Disposal of chicken waste

Processor permits: State to require poultry plants to share farmers' burden for manure controls.

April 05, 1999

MARYLAND is taking the lead in making huge poultry processors responsible for disposal of manure pollution from chicken farms. It is a commendable action to stem the flood of farm pollutants into the Chesapeake Bay.

Eastern Shore processors would have to ensure proper, legal disposal of chicken wastes by contract farmers who raise poultry for their plants. The requirement would be part of the plants' water-discharge permits issued by the Department of the Environment.

Chicken processors might threaten to move to friendlier nearby states to avoid that burden, which has been shouldered solely by the contract growers. But the Environmental Protection Agency is endorsing a similar national strategy for processors, which supply chicks and feed to the growers who raise them six weeks until slaughter. EPA action is important to level the states' playing field.

Only three Maryland chicken processing plants now discharge wastewater into state waters, requiring a joint state-federal permit. Two others send their effluent to municipal sewage plants for treatment and discharge.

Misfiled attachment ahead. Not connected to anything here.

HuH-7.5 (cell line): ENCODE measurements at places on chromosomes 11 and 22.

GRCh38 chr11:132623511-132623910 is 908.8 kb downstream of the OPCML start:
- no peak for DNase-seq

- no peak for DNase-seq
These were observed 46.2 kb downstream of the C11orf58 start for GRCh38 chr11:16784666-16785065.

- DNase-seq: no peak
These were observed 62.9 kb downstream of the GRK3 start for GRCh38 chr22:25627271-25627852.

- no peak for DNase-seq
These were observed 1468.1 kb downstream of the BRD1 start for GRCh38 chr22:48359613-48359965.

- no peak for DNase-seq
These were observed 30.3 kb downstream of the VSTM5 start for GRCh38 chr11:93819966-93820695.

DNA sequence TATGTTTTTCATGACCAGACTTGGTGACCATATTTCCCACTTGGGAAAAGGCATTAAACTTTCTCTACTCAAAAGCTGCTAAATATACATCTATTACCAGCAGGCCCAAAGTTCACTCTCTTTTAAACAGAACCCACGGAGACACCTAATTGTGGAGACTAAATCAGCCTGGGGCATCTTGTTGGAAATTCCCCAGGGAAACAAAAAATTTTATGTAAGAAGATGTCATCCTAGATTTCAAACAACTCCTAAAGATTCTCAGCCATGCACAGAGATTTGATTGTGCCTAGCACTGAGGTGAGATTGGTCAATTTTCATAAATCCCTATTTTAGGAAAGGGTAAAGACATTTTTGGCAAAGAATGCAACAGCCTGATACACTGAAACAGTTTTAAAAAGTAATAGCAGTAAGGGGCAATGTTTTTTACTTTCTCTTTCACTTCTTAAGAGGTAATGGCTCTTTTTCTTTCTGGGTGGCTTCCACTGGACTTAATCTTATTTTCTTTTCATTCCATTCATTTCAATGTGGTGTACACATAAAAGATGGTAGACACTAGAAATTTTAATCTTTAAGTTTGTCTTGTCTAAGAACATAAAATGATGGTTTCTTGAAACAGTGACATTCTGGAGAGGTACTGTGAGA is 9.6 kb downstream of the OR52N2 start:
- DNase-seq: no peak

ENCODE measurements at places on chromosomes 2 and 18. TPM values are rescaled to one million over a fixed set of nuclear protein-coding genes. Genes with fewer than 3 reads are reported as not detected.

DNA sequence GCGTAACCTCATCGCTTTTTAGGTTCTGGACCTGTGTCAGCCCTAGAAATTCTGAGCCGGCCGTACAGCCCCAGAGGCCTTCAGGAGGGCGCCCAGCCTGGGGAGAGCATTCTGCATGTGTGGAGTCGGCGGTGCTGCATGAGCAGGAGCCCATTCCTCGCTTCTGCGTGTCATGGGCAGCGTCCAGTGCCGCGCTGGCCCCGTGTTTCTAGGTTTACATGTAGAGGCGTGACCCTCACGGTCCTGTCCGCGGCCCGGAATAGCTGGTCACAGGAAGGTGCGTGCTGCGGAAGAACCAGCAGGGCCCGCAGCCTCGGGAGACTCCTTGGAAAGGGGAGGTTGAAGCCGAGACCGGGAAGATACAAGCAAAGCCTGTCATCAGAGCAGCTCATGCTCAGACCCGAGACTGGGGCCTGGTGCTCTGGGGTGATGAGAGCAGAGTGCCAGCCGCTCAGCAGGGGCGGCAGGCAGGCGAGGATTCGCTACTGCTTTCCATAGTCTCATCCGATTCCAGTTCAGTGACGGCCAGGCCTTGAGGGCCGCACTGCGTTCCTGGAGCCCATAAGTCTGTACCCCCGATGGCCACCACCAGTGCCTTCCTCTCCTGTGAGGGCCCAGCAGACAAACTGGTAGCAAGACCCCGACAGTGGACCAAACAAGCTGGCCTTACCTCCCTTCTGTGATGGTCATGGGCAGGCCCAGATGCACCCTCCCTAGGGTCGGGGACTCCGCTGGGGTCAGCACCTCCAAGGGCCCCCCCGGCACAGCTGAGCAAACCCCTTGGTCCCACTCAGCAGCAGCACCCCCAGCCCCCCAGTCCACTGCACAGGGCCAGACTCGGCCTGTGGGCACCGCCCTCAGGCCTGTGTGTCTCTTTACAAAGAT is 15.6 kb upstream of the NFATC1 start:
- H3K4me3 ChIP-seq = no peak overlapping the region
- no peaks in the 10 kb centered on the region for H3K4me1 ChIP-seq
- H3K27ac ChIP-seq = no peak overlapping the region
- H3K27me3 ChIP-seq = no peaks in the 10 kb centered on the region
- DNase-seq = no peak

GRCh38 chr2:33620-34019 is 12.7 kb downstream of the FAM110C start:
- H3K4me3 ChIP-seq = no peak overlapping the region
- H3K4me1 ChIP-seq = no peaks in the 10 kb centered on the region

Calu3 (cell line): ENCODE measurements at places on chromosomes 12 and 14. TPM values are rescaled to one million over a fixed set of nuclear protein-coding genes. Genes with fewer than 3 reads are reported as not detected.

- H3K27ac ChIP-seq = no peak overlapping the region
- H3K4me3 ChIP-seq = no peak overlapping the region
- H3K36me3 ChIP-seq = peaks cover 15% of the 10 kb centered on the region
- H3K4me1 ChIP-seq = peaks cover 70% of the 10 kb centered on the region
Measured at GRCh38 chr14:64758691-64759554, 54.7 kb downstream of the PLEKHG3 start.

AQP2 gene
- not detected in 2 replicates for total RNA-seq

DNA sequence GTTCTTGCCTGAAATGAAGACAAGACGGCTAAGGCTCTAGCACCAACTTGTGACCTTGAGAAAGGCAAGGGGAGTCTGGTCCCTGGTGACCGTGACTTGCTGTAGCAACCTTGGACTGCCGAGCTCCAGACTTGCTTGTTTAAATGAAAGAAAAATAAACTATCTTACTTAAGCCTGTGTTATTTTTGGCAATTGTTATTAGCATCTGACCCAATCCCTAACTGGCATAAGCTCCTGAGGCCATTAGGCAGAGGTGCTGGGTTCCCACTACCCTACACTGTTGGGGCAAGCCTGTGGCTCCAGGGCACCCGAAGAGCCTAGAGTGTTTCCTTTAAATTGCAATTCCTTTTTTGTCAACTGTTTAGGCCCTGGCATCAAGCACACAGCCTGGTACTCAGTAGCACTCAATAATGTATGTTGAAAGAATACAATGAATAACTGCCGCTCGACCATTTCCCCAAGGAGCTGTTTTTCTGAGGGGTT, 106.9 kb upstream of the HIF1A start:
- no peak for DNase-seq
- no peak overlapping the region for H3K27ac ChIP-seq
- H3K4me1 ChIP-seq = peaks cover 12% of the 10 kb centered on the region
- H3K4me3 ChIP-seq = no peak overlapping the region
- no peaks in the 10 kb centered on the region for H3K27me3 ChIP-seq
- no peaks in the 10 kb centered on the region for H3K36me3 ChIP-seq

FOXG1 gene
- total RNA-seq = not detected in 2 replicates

The state included the runoff-responsibility provision in a draft permit sent Perdue Farms a year ago. The poultry giant challenges Maryland's legal authority.

Nearly 300 million broilers are grown in Maryland annually, generating more than 400,000 tons of manure. Those figures double for the entire Delmarva chicken industry.

Disposal of such massive amounts of animal waste is a major challenge; some Delmarva croplands are so oversaturated with animal fertilizer they can't absorb further applications. Last year Maryland became the first state to limit how much chicken manure can be spread as fertilizer.

Perdue plans a $6 million plant to convert 120,000 tons of chicken manure a year into small, easily stored fertilizer pellets. Connectiv Inc. wants to convert its power plant in Vienna, Md., to burn chicken waste instead of oil. Transporting waste to farmland that needs fertilizer is another idea. There's a million-dollar state fund to develop manure disposal alternatives.

Making chicken processors share the disposal responsibility, and state aid, can only accelerate those beneficial efforts.

Pub Date: 4/03/99

Baltimore Sun Articles
|
|
|
Please note the green-lined linked article text has been applied commercially without any involvement from our newsroom editors, reporters or any other editorial staff.